Since the end of September, the price of Brent crude has fallen by about 19%. OPEC+ efforts to raise prices proved futile as investors put concerns about the impact of the Israeli war behind them.
The price of a barrel of Brent crude for January delivery closed in Thursday’s session on the London Futures Market, down 4.6%, reaching $77.42. Today, it is recovering slightly (+1%) to $73.63, but it is a far cry from the times when it was around $100 per barrel. Since the end of September, the price of Brent crude has fallen by about 19%. OPEC+ efforts to raise prices proved futile as investors put concerns about the impact of the Israeli war behind them.
Once again, market sentiment gives weight to the fundamental reality of crude oil: there is a lot of oil to be explored, which has led some analysts to estimate the price per barrel at around $50. But this is not the case with Goldman Sachs, which, in a research note on the development and prospects of the oil sector for the next year, places the price of oil in the range of 80 to 100 dollars.
“We expect demand growth to remain strong and OPEC core supply to remain low in 2024. We therefore expect the oil market to tighten at a moderate pace, but maintaining significant excess capacity to weather rising shocks, effectively delaying the supercycle,” Goldman Sachs says.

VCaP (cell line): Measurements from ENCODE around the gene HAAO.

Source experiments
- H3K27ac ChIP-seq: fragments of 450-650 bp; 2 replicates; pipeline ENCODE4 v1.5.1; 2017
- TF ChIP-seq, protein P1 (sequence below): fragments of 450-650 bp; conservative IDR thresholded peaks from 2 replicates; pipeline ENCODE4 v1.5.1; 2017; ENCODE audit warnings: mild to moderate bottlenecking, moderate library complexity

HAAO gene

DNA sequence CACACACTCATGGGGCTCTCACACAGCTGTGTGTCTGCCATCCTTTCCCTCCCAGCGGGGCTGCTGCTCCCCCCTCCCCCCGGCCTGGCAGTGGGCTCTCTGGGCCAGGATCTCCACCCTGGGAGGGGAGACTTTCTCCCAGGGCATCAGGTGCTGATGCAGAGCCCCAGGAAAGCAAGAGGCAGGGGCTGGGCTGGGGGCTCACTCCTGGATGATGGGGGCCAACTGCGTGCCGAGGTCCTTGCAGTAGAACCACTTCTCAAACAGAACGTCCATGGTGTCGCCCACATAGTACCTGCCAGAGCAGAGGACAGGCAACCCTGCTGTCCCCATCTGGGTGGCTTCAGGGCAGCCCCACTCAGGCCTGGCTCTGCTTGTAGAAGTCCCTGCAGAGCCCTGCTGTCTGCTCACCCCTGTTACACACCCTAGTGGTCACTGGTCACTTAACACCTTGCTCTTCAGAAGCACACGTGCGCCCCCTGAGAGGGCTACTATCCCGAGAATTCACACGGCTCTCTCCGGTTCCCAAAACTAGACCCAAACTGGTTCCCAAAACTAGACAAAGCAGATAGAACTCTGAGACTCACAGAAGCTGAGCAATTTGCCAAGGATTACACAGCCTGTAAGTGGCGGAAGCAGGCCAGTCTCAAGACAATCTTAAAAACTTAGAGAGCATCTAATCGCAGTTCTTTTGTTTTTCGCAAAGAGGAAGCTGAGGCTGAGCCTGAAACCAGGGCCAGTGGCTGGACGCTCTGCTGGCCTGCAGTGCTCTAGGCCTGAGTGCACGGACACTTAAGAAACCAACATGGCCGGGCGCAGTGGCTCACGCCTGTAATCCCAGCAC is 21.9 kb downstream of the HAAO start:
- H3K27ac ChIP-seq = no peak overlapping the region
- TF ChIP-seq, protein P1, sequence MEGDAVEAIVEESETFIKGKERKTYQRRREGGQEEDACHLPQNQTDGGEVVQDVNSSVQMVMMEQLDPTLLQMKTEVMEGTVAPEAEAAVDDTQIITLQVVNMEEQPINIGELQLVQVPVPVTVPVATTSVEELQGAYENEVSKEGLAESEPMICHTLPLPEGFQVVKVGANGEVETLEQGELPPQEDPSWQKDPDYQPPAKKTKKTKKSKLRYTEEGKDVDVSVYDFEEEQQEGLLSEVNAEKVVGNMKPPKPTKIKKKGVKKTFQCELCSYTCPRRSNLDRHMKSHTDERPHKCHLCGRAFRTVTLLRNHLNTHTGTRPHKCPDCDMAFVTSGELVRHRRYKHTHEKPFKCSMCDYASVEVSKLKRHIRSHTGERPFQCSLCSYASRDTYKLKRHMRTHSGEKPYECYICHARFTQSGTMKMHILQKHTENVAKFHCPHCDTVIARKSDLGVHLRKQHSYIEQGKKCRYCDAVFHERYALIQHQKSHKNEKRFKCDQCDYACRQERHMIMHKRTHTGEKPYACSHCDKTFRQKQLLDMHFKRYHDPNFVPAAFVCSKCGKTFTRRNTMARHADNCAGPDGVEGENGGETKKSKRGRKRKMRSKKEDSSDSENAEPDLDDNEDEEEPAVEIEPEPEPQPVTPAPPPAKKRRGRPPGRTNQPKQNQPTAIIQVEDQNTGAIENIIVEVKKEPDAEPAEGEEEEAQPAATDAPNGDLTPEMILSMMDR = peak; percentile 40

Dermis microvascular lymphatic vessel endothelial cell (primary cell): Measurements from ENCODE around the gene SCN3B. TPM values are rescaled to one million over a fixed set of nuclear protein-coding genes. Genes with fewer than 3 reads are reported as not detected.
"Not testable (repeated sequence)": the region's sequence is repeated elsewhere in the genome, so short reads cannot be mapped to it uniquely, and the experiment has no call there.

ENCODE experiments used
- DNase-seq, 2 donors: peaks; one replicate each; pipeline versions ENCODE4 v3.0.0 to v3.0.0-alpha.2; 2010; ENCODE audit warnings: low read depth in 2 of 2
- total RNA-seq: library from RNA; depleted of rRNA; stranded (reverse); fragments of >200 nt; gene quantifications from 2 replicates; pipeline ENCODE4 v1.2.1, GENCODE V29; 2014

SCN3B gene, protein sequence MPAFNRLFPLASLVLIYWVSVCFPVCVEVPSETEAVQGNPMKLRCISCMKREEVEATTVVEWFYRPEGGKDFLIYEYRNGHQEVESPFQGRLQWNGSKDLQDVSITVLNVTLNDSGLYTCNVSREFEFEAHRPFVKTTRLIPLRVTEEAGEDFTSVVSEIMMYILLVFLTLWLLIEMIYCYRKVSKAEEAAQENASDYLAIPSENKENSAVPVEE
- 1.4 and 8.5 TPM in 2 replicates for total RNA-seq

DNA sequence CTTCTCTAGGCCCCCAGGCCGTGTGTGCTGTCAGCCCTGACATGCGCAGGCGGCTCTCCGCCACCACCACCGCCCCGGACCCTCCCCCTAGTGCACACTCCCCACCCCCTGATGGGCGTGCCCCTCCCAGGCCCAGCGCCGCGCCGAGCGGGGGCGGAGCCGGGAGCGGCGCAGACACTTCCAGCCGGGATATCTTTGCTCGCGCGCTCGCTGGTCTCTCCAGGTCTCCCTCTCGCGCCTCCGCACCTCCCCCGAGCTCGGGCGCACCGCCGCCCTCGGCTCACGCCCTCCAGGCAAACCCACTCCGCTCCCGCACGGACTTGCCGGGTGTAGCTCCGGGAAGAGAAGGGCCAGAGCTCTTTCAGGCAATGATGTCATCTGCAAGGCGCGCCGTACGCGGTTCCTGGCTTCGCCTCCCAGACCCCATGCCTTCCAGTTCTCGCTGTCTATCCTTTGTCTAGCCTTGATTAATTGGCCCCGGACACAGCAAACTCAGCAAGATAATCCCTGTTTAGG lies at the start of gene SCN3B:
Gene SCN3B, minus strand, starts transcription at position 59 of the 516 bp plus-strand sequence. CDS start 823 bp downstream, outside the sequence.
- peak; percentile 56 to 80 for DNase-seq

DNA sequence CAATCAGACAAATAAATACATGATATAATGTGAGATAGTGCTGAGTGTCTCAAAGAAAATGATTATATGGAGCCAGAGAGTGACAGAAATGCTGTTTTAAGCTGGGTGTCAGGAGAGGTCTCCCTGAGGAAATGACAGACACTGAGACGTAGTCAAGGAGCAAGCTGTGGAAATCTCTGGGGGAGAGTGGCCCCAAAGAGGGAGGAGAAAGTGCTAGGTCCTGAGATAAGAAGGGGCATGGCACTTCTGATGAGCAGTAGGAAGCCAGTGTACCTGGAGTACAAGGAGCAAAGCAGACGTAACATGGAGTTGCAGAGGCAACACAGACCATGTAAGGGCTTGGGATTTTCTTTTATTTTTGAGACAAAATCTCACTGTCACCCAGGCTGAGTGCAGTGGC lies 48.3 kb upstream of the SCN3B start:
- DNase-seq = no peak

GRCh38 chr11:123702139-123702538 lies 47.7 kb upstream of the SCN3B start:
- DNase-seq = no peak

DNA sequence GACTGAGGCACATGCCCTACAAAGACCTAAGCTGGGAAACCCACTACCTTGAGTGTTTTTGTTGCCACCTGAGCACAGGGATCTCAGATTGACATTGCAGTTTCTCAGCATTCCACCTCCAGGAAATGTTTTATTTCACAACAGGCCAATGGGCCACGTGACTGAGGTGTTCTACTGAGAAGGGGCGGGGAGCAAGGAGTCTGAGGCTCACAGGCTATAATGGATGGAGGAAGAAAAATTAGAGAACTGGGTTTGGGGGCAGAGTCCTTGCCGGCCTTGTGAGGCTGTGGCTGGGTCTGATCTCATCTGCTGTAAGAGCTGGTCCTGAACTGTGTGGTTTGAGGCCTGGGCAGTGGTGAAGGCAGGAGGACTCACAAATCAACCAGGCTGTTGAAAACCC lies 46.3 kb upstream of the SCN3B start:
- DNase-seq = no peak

He added: “We believe that OPEC will ensure that the Brent price remains in the range of 80 to 100 dollars, taking advantage of its pricing power, with a minimum of 80 dollars coming from OPEC supplies and a maximum of 100 dollars coming from available energy.” . While increased non-OPEC supply or lower GDP pose downside risks to prices, we estimate that Brent will remain near $80 unless OPEC becomes less assertive. “This range should provide strong cash (15% over 12 months) and yield yields (12%), and we also see hedging value against geopolitical supply shocks,” the US bank adds.
With the price of a barrel of Brent crude falling from this year’s maximum of $96.5, on September 27, to $77, the big question is whether the downward trend that then began will stop in the coming months, or whether the decline that began… Then it continues until 2024. Brent is about to re-enter a downtrend (it will do so if declines from its highs exceed 20%), and many analysts warn of its continued decline in oil prices, in a market where oversupply is clear, which will only change If for some reason oil production declines further.
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